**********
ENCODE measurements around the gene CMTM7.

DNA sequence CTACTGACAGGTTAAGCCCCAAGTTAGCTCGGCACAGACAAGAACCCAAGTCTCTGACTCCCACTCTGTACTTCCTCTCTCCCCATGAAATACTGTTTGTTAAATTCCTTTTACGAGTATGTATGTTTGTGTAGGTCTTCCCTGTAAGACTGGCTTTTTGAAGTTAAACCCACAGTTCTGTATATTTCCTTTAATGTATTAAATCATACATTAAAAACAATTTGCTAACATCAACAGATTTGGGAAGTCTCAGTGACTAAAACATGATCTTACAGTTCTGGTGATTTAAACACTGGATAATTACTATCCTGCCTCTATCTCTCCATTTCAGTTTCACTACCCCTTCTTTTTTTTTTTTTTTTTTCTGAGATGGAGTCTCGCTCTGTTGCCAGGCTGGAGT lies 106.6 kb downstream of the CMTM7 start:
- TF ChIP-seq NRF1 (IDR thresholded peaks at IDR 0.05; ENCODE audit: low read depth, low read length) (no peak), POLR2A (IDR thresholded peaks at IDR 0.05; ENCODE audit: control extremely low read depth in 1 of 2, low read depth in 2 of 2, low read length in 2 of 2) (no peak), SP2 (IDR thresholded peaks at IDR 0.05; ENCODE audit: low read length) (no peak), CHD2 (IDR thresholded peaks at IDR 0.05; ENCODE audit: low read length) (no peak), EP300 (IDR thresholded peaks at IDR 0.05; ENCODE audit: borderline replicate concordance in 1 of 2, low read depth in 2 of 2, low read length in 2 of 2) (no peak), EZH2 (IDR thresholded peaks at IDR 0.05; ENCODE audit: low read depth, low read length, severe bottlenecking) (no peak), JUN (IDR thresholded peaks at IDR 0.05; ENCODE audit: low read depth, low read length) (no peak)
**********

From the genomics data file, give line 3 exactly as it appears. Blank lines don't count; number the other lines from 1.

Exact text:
- TF ChIP-seq NRF1 (IDR thresholded peaks at IDR 0.05; ENCODE audit: low read depth, low read length) (no peak), POLR2A (IDR thresholded peaks at IDR 0.05; ENCODE audit: control extremely low read depth in 1 of 2, low read depth in 2 of 2, low read length in 2 of 2) (no peak), SP2 (IDR thresholded peaks at IDR 0.05; ENCODE audit: low read length) (no peak), CHD2 (IDR thresholded peaks at IDR 0.05; ENCODE audit: low read length) (no peak), EP300 (IDR thresholded peaks at IDR 0.05; ENCODE audit: borderline replicate concordance in 1 of 2, low read depth in 2 of 2, low read length in 2 of 2) (no peak), EZH2 (IDR thresholded peaks at IDR 0.05; ENCODE audit: low read depth, low read length, severe bottlenecking) (no peak), JUN (IDR thresholded peaks at IDR 0.05; ENCODE audit: low read depth, low read length) (no peak)